Outside of my time at Scottish Friendly, I have the very great privilege of being Vice Chair on the board of Save the Children UK.
Save the Children helps improve the lives of children across the world in a range of ways. From working to ensure children in the UK leave primary school reading competently and able to fulfil their full potential, to significantly reducing malnutrition in some of the poorer parts of the world, reducing the number of babies that die in their first day of life, and sheltering and feeding children and their families fleeing from natural disasters such as Ebola, and from wars.
Last year alone, Save the Children helped over 15 million children directly.
So it is genuinely a real privilege to meet some of the people involved in delivering that support, and to meet some of the children.
I have been able to see some of Save the Children’s programmes in the UK, such as when I visited a FAST programme (Families and Schools Together) in Paisley.
Somewhat further afield, in October I went with Save the Children’s President, HRH The Princess Royal, to Ethiopia.
We visited the Dongore Furda community to see Save the Children’s newborn health care and child survival work. It is one thing to sit in a board room in the UK and read the statistics about the challenges and what is being achieved; it is something quite different to actually see the programme in action and meet the people involved.
In a family home, through a translator, I asked the parents what difference the Save the Children clinic had made to their lives. The lady pulled forward her middle son, about 10 years of age, and showed us the scars on his eyelids, explaining that when he was born the only place she could take him when he was sick was to the local medicine elders who treated illness by cutting the eyelids to ‘let the devils escape’. She explained that when her youngest child, Gutema, who is now two, was born and became ill, she was able to take him to the Save the Children’s clinic.
It was really amazing to see that degree of cultural difference achieved in less than 10 years, and a real pleasure to see the happy, healthy living proof of it in the two year old (albeit he isn’t too smiley in this particular photo!)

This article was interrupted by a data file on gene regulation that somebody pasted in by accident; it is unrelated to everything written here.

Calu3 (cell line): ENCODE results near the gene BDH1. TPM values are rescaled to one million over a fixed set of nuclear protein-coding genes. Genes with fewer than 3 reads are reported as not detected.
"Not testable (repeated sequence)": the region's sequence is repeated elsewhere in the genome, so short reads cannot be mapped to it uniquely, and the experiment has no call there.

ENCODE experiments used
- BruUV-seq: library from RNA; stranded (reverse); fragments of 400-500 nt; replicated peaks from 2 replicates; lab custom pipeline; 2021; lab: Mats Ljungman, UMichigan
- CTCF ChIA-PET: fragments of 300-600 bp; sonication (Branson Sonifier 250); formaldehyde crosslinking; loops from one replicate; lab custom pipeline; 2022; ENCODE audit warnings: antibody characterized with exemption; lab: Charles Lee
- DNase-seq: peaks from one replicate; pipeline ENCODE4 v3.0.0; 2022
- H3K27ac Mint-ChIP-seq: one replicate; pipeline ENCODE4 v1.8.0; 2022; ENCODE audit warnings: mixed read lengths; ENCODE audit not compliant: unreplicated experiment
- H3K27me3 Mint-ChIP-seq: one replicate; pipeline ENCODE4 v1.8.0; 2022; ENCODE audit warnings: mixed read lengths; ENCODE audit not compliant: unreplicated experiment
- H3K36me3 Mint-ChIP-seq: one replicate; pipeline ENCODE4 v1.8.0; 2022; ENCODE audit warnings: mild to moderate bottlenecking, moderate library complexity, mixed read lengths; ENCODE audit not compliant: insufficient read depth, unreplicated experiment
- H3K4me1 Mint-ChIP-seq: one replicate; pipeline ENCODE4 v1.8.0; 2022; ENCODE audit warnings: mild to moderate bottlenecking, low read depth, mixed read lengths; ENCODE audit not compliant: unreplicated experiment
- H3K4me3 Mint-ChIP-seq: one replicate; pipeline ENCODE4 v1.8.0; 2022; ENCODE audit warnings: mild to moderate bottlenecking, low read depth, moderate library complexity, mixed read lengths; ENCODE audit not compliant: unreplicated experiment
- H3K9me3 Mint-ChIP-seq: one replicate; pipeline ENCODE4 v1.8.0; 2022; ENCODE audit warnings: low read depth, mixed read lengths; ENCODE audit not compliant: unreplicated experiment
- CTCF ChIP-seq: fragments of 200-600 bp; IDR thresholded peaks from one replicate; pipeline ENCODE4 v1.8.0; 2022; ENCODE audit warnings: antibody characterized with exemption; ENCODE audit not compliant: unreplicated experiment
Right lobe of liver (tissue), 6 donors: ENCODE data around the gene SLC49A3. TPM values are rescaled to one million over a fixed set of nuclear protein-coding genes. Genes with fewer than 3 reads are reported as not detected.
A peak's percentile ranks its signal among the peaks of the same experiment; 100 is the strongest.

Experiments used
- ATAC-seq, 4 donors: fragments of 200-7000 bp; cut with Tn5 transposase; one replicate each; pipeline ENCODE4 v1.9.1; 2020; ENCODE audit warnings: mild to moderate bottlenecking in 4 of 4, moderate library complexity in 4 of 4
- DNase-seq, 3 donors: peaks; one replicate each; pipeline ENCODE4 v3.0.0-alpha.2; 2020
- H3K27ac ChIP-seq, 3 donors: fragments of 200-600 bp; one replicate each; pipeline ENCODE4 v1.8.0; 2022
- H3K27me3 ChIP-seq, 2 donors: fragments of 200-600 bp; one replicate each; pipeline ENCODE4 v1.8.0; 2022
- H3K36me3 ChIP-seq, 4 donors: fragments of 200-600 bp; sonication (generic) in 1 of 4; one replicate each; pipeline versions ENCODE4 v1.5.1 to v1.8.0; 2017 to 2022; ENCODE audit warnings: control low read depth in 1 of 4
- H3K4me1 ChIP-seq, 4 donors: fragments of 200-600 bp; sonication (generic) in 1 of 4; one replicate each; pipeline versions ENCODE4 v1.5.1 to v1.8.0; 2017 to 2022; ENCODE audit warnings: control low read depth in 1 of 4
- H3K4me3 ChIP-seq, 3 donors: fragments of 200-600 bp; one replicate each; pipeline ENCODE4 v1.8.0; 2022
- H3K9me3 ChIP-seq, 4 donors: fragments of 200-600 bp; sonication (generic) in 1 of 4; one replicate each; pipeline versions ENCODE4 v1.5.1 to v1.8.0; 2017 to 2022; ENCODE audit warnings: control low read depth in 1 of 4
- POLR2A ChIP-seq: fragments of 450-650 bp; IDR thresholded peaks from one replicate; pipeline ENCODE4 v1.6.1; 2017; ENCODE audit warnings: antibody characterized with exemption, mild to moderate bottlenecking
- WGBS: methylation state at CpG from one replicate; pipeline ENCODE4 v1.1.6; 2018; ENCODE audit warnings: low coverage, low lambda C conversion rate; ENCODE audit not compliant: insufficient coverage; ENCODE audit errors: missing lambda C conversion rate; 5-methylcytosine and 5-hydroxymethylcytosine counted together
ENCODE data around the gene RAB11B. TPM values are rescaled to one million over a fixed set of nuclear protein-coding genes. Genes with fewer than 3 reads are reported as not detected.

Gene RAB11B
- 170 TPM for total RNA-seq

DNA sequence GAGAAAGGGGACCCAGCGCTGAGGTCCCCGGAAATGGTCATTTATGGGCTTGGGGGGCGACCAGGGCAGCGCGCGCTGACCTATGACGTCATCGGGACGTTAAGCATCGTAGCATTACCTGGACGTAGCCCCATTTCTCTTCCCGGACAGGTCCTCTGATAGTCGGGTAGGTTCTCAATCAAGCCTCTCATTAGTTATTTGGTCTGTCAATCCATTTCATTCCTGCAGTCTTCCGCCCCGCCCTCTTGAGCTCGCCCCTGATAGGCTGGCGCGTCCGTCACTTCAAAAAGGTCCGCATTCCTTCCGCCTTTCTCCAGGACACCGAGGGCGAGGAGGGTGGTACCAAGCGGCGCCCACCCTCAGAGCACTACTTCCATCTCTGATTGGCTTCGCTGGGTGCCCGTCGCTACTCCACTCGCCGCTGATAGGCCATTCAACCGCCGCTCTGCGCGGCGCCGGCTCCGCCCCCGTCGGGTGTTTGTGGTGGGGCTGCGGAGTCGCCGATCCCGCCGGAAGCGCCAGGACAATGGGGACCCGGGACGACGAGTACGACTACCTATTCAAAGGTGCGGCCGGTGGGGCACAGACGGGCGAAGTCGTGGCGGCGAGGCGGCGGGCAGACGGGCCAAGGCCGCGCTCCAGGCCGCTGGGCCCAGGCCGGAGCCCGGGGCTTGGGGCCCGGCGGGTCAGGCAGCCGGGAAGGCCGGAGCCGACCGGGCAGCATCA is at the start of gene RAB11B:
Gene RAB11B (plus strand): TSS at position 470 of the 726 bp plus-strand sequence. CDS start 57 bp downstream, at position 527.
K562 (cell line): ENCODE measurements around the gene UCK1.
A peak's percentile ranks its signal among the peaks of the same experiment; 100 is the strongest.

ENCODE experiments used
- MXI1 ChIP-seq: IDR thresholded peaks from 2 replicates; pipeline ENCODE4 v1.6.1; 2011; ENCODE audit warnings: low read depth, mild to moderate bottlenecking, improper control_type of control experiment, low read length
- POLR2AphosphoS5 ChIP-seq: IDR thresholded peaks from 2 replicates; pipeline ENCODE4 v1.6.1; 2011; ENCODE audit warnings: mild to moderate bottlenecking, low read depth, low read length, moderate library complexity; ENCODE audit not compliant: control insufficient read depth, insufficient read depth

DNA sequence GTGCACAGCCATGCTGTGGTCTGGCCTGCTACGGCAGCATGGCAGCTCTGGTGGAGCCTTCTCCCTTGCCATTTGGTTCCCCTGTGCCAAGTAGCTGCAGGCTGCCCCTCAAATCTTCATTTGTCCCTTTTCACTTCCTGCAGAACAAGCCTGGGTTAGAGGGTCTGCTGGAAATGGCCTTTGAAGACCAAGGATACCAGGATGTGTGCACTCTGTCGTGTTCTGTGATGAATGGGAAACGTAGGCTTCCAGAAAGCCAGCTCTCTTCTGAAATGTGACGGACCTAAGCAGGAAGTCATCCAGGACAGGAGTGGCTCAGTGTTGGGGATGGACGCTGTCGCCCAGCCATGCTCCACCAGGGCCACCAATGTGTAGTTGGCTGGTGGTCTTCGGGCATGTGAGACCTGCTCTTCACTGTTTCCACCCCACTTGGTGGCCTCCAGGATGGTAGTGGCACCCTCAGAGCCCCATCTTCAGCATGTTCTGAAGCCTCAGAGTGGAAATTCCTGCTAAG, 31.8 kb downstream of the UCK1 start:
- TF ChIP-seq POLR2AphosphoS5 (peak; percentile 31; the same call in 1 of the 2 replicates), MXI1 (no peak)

We also met a group of local ladies trained by Save the Children to support mothers in their local community, known as the ‘health development army’. When we asked if they had any questions for us, one lady spoke so quickly and at such length that the translator had to give up word-for-word translation and turned to me saying, ‘she is listing all the good things that Save the Children has done, and there are too many for me to translate!’
We also visited the Tierkidi refugee camp in the Gambella region in western Ethiopia; Tierkidi is one of four refugee camps in the region, accommodating almost 200,000 refugees fleeing the civil war in South Sudan.
There a number of agencies involved in supporting Ethiopia in hosting more refugees than any other nation in Africa.
In addition to providing shelter, food and health care, Save the Children has helped support family reunification for 4,500 children, with over 100 foster parent families across Tierkidi and Leitchore camps. It also runs child friendly spaces in Tierkidi, reaching 15,000 children in the Tierkidi camp alone. And Save the Children aims to provide education in the camps; at the time of my visit it was providing education for 10,000 children and training for 45 teachers and 20 Parent – Teacher committees in Tierkidi.
I was really touched by how ‘full of life’ the children were and how dignified the parents were, notwithstanding their surroundings and the awful traumas they have been through.
It was really uplifting to see the difference that Save the Children is making, and it inspired me to continue to do as much as I can to support Save the Children.